Concerns Over Benzene Exposure in South Portland, Maine

benzene exposure

The residents of South Portland, Maine have long known that their community was impacted by the presence of the fossil fuel industry, but there’s a difference between being aware of tankers coming and going and hearing that the area’s residents have experienced high levels of benzene exposure. That is exactly what is going on, and now people from all over the area want answers to their questions about the risks to their health.

The residents of South Portland, Maine have long known that their community was impacted by the presence of the fossil fuel industry, but there’s a difference between being aware of tankers coming and going and hearing that the area’s residents have experienced high levels of benzene exposure. That is exactly what is going on, and now people from all over the area want answers to their questions about the risks to their health.

Fears About Benzene Exposure Grow With Evidence of Benzene Spikes

In presenting the results of the air monitoring program to concerned residents, chemist Danielle Twomey from the Maine Department of Environmental Protection demonstrated reasons for real concern about benzene exposure, as well as exposure to other chemicals that can cause harm to human health. Of 13 different air samples, two quick samples taken in July registered 5.8 and 8 times the level that the state set as safe. Those samples were taken within a mile of the storage tanks and represented what was known as grabs, only measuring the air at a given moment in time. Other spikes were measured at 4.75 times the guidelines and were particularly alarming because rather than being grabs they were taken over a 24-hour period. This means that their level represented an average: at times during the day the levels were much higher than the overall number.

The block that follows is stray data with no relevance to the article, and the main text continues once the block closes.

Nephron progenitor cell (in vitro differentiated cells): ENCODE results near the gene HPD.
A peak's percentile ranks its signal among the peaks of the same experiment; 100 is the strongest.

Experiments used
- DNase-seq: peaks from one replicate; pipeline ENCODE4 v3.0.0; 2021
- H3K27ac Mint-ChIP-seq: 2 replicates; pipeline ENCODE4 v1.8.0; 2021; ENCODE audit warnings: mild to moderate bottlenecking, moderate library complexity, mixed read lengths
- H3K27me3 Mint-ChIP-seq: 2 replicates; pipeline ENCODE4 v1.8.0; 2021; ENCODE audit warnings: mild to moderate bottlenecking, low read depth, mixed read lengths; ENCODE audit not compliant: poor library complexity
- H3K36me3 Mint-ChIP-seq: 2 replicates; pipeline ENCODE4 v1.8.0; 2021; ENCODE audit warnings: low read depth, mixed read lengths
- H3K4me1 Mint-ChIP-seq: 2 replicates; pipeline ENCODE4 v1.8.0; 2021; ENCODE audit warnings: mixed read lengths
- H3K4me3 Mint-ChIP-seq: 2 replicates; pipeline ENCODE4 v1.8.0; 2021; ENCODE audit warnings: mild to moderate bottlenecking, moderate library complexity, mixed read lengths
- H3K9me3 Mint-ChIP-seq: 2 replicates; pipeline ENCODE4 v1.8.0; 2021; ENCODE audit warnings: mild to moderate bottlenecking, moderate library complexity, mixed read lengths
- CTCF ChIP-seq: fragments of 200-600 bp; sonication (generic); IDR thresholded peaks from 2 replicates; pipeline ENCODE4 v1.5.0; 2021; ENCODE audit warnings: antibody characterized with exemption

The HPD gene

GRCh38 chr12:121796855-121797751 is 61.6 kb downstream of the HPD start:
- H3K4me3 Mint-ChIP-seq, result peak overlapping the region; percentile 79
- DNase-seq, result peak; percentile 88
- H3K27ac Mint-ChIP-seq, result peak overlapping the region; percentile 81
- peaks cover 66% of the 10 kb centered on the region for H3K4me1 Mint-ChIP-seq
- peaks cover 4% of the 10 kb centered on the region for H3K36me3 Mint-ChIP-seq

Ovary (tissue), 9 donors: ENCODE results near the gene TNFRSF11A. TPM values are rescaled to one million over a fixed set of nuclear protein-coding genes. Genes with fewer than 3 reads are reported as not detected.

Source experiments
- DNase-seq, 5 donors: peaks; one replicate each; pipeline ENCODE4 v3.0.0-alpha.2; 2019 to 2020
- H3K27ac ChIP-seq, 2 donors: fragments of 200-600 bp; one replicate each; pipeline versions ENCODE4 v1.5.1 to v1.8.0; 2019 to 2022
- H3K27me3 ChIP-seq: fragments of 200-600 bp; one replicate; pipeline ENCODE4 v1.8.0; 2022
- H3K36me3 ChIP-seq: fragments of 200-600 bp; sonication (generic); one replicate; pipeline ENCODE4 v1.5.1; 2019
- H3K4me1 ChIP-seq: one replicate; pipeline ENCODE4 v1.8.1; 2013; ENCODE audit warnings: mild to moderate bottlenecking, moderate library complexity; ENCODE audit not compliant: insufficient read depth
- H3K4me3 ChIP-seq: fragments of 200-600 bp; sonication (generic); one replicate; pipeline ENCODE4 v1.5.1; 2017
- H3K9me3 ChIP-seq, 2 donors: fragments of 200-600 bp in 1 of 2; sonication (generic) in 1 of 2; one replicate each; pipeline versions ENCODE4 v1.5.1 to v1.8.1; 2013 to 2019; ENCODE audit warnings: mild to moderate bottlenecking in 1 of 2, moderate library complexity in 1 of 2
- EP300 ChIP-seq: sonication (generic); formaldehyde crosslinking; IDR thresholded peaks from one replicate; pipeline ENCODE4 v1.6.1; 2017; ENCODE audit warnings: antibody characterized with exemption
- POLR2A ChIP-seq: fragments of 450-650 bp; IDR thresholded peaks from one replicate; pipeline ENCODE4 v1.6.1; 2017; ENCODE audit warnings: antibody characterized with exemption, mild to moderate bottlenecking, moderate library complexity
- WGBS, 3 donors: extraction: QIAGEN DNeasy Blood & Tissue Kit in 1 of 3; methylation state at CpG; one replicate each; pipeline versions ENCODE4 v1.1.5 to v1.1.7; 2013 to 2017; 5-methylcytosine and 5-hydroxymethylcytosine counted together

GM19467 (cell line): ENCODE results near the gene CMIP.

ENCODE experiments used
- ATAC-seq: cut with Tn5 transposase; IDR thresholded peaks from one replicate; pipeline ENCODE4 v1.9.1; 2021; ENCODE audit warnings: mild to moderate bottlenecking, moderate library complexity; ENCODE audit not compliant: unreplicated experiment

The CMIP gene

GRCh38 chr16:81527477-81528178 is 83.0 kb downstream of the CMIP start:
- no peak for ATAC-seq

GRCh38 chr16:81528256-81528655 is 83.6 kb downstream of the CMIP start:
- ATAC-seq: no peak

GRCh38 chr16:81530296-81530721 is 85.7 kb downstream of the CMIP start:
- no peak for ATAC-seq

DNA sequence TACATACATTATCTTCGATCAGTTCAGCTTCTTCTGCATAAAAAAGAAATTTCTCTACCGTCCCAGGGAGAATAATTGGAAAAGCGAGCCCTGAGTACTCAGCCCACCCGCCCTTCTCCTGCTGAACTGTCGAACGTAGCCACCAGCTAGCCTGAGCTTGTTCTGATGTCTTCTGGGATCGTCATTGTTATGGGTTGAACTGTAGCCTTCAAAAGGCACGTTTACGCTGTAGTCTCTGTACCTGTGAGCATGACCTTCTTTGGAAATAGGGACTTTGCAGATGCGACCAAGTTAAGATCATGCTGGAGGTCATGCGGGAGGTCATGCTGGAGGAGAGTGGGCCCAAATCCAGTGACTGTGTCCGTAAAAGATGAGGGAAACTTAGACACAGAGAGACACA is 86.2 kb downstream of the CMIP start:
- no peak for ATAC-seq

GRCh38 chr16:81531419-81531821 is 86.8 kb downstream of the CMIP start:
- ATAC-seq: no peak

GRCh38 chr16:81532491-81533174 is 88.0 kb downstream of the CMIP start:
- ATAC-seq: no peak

Benzene exposure has been linked to immediate effects such as dizziness, headaches, tremors and breathing difficulties, and the CDC says that “long-term exposure to high levels of benzene in the air can cause leukemia, cancer of the blood-forming organs.”

Author: Terri Oppenheimer

Terri Oppenheimer

Terri Oppenheimer is an independent writer, editor, and proofreader. She graduated from the College of William and Mary with a degree in English. She specializes in providing content for websites and finds tremendous enjoyment in the things she learns while doing her research. Her specific areas of interest include health and fitness, medical research, and the law.